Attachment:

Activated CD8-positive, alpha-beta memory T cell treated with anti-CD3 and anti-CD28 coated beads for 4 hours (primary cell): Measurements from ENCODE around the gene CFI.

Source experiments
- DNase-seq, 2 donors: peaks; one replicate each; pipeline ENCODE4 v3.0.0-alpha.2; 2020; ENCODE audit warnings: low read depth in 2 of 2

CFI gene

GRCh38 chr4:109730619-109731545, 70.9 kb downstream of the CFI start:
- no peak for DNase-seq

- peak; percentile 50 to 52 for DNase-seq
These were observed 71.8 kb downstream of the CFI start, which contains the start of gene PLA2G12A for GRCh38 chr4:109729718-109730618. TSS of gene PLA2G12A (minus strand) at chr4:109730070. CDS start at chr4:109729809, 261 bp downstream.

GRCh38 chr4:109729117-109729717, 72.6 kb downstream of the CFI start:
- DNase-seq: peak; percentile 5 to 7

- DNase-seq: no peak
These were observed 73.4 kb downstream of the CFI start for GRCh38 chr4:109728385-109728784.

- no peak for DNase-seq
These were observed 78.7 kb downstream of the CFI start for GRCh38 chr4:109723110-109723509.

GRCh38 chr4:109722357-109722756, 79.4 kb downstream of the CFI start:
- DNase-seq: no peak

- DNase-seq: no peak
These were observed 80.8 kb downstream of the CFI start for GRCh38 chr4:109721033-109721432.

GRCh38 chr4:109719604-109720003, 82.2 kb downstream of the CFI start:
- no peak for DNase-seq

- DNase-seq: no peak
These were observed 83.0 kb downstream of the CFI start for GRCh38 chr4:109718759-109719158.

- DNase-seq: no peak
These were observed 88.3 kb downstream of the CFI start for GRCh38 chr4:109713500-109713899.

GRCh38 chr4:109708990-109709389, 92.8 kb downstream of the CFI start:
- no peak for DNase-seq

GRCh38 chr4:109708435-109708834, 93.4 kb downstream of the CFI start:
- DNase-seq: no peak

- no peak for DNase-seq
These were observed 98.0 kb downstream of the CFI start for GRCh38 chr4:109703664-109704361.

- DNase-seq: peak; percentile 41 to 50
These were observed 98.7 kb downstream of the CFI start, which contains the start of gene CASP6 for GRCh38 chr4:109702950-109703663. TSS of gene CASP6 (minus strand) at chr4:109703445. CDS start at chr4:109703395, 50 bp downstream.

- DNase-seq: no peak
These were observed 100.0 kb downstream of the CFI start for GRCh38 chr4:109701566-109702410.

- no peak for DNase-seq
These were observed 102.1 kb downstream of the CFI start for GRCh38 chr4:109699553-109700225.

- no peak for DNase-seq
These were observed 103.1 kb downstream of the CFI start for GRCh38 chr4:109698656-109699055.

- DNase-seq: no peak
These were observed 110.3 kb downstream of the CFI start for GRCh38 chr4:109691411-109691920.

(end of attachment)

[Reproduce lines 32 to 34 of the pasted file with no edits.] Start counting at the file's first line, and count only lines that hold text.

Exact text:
These were observed 98.7 kb downstream of the CFI start, which contains the start of gene CASP6 for GRCh38 chr4:109702950-109703663. TSS of gene CASP6 (minus strand) at chr4:109703445. CDS start at chr4:109703395, 50 bp downstream.

- DNase-seq: no peak
These were observed 100.0 kb downstream of the CFI start for GRCh38 chr4:109701566-109702410.